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The Legend of Gelert

Throughout history, there have been tales, both real and legendary, of heroic dogs who have sacrificed their lives for their human companions. Perhaps none is more famous or tragic than that of Gelert, the Irish Wolfhound.

Here's the story, as it is inscribed on the dog's tombstone:

In the 13th century Llywelyn, prince of North Wales, had a palace at Beddgelert. One day he went hunting without Gelert, "The Faithful Hound", who was unaccountably absent. On Llywelyn's return the truant, stained and smeared with blood, joyfully sprang to meet his master. The prince alarmed hastened to find his son, and saw the infant's cot empty, the bedclothes and floor covered with blood. The frantic father plunged his sword into the hounds side, thinking it had killed his heir. The dog's dying yell was answered by a child's cry. Llywelyn searched and discovered his boy unharmed, but near by lay the body of a mighty wolf which Gelert had slain. The prince filled with remorse is said never to have smiled again. He buried Gelert here. The spot is called BEDDGELERT.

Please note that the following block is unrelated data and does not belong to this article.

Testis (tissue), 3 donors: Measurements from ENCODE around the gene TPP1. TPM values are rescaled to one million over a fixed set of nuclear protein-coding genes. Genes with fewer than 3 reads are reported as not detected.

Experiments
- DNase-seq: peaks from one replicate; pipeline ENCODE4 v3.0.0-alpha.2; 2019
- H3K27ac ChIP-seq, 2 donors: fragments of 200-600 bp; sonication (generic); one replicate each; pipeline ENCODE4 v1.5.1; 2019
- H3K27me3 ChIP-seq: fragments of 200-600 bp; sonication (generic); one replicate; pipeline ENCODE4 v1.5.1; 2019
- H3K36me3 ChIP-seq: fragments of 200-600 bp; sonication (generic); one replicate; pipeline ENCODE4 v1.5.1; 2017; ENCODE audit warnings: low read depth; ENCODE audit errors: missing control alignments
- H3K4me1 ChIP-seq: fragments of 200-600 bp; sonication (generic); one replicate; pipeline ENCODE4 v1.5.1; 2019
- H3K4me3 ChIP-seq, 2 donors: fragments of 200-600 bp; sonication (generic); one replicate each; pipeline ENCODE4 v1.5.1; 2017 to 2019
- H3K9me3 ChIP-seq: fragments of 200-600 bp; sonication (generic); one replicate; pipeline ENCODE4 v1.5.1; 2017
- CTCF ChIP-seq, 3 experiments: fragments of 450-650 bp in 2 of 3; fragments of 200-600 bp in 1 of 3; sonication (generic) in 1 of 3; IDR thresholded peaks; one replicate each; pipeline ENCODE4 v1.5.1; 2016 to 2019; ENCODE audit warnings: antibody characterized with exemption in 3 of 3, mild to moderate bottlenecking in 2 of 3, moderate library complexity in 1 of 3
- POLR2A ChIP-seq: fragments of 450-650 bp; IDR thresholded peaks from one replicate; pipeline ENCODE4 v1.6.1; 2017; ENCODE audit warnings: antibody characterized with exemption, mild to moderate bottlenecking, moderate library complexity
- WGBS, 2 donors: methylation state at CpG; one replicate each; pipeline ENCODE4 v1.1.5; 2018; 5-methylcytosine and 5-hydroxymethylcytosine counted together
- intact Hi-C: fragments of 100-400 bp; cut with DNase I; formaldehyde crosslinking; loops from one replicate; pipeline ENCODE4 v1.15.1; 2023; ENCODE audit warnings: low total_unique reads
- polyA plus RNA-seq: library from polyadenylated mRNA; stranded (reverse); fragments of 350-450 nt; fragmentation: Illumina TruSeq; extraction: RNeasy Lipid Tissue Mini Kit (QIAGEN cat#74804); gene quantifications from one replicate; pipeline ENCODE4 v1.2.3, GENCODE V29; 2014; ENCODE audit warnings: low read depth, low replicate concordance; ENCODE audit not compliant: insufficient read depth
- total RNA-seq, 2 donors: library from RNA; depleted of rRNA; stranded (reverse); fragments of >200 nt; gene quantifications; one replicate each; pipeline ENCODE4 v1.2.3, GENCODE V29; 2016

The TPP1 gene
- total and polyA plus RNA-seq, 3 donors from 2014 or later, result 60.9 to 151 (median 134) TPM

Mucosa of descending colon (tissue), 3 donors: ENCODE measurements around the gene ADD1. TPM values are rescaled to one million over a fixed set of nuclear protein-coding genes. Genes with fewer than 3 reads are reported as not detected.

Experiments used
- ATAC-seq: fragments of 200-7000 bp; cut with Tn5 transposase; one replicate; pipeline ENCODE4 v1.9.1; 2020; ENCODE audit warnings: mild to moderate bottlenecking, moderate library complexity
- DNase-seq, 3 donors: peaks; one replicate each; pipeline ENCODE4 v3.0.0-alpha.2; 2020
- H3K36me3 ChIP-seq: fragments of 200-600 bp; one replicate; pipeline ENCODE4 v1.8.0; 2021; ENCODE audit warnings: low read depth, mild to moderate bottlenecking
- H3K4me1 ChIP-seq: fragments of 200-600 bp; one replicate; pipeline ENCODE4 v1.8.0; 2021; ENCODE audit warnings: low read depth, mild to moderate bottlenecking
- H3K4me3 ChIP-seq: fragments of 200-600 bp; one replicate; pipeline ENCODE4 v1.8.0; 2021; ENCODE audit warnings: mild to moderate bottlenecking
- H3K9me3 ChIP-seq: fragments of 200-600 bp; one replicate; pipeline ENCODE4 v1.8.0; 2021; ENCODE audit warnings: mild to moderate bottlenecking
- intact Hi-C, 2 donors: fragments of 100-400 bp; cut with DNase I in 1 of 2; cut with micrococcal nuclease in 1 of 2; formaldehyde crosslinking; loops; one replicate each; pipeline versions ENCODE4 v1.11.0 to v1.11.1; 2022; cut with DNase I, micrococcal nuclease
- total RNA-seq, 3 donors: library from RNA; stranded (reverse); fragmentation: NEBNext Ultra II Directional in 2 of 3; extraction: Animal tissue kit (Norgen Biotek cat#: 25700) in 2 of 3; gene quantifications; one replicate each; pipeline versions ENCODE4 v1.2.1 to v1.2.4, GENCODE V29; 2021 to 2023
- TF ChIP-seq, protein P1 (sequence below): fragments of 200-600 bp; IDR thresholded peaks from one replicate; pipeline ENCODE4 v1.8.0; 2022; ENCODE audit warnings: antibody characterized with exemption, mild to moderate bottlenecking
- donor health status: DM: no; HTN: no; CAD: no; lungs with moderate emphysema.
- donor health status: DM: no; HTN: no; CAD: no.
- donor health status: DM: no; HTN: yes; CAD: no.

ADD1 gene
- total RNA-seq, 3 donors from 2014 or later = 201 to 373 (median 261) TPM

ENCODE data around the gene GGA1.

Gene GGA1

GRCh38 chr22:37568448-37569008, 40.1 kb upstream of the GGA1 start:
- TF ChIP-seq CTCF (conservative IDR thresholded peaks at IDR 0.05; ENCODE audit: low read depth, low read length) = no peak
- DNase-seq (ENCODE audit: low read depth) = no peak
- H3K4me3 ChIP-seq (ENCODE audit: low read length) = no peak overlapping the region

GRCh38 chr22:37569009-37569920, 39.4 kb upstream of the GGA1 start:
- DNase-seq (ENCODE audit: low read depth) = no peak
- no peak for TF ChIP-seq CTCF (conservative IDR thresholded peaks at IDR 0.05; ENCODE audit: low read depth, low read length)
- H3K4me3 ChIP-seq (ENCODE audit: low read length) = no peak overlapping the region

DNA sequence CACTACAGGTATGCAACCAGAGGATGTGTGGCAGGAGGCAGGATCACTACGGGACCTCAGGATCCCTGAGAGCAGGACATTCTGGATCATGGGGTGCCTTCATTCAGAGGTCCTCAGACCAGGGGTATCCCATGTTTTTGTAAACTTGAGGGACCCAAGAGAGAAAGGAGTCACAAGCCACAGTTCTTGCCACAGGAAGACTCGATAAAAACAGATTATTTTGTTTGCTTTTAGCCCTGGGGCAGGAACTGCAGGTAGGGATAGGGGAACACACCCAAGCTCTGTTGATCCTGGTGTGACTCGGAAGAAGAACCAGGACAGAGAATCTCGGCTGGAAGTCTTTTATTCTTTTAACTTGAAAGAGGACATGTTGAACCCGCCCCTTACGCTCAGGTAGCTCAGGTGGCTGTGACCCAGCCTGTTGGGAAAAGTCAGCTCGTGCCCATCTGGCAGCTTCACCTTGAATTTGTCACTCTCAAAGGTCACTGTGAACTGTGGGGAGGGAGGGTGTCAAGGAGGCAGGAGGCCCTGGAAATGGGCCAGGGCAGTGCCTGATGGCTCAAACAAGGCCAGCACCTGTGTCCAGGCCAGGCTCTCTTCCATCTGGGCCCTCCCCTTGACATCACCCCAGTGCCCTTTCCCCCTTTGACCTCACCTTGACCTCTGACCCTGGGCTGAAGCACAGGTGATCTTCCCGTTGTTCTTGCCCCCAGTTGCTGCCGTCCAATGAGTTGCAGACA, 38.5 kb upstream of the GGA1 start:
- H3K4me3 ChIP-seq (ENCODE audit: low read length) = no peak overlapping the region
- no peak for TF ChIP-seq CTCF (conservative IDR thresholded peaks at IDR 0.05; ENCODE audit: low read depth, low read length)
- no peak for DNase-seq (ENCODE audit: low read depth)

The story is most likely completely fictional, probably originating in the 19th century by local traders attempting to attract tourists to their village. Similar stories of faithful hounds sacrificing their lives are common in the folk literature of various countries. Still, it is a wonderful tale which has recently been retold in the highly-recommended children's book The Mightiest Heart, written by Lynn Cullen and illustrated by Laurel Long. For an excerpt and review of the book, click here.

For more information on the legend, check out the following links:

The Story of Beddgelert, Real Tragedy or Urban Myth?
The Tale of Bedd Gelert
The Legend of Gelert

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